Some light at the end of the tunnel on cost of credit?

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We put out our latest Credit Conditions Survey results today and spoke about it on Sky News - and there were some positive findings:

The balance of companies seeing an increase in the overall cost of credit falls to lowest level since 2007

Lower balance of companies reporting a rise in the cost of new borrowing

Improved responses on fees and rates on existing borrowing

Responses on availability of credit remain broadly stable

But we do also note some signs of more firms opting out of external finance altogether. This is a worry because we know from official statistics last week that our sector is bucking the economy's overall trend on investment - but it surely will be at a slower rate if its supported solely by internal finance.

Our survey started just after the financial crisis hit at the end of 2007. Since that time we have persistently had more companies say the cost of credit is increasing rather than decreasing and in general more companies saying the availability of finance is getting worse not better.

The availability balances started to turn more positive last year with the balance of companies finally switching to availability increasing. Since that time and again in this quarter's survey availability balances have been fairly stable.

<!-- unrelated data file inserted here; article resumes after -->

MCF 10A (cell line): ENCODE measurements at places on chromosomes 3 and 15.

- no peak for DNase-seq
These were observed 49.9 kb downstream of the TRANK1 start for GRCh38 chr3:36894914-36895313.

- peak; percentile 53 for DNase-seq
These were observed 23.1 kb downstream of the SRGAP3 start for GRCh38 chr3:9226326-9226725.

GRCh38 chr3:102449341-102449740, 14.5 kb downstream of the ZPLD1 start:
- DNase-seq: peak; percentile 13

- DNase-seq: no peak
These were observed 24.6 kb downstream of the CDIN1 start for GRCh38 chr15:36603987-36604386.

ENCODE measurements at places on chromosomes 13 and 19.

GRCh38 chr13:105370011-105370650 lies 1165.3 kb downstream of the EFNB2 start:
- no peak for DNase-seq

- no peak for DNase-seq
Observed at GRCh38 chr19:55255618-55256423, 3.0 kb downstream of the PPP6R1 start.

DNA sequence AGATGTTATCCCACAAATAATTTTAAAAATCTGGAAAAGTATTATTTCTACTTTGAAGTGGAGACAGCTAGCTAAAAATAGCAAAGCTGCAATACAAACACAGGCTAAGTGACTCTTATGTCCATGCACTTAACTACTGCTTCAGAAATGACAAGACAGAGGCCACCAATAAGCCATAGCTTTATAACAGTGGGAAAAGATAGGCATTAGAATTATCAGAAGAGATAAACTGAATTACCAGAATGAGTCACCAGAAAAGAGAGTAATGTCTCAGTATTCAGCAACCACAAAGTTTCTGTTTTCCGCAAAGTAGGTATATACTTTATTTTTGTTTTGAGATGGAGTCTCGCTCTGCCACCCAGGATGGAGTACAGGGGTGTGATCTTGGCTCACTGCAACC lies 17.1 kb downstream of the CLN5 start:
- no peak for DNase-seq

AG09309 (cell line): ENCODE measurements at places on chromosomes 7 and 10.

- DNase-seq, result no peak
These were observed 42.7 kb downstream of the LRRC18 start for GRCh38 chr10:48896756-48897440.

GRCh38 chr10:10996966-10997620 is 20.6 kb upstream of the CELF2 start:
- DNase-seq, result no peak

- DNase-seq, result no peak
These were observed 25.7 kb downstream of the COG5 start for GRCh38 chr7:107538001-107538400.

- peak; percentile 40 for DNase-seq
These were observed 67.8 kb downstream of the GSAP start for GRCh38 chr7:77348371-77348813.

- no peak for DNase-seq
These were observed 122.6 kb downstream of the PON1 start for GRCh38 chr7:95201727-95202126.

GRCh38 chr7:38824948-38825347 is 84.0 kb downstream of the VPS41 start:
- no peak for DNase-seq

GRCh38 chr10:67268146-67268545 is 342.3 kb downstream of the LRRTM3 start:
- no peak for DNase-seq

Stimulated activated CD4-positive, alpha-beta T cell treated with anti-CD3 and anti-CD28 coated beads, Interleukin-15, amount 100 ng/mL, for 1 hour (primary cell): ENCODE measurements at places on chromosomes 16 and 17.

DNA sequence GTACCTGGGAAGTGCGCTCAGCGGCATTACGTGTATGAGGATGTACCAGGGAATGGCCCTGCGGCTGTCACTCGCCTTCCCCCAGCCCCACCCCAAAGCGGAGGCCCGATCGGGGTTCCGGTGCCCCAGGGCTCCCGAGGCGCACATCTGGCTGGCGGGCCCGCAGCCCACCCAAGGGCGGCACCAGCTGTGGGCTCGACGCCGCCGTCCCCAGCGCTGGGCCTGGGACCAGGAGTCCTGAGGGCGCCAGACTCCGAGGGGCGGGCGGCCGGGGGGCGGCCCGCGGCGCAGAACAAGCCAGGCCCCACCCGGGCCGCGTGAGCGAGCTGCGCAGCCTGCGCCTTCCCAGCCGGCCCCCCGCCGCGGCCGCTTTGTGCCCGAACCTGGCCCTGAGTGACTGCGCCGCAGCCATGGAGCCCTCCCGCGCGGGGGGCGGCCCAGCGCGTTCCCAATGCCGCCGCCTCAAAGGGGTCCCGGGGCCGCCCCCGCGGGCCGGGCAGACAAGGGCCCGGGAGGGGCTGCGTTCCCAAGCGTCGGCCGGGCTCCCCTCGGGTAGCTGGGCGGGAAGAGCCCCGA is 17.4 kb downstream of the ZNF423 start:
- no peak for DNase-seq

On the cost side, the story has been pretty unrelentingly negative. Strong balances of companies have reported increases in the cost of credit - both in terms of interest rates but also fees and charges.

As a result we have made numerous comments over the last 18 months that the cost of credit needs to come down - especially for SMEs - to help support the flow of finance for business investments.

So there is no doubt that the cost story in this quarter's survey is a positive - the lowest balance of companies (11.2%) reporting an increase. In particular the fall in the balance of companies reporting an increase in the cost of new lines of borrowing is encouraging (8.5% down from 13.2% last quarter).

This is coincidental - not yet definitive - with government efforts to get the cost of credit down. The National Loan Guarantee Scheme was introduced in March and the new Funding for Lending Scheme took effect this month.

What remains to be done is targetting the creditworthy firms that have simply given up on accessing finance to support their investments - unfortunately companies that we hear from all too often.

A disturbing trend reinforced again in this quarter is the proportion of firms saying they don't need to borrow - despite manufacturing investment growing strongly. This has drifted up from the low 40s and at 50.5% is the equal highest proportion over the course of the survey. A slightly higher proportion of SMEs report themselves in this position (51.6%).

We need firms believing in our financial sector again - our economy needs every pound of investment it can get right now.

So while I think it's tentatively positive that the government's credit easing schemes MAY be having some impact on the cost of finance, what's important now is that the government makes a lot of noise about these schemes and strongly challenges banks and other providers to make clear to would-be borrowers what they can offer.

There's a lot riding on this - £80 billion isn't just going to borrow itself.


Media Team 020 7654 1576

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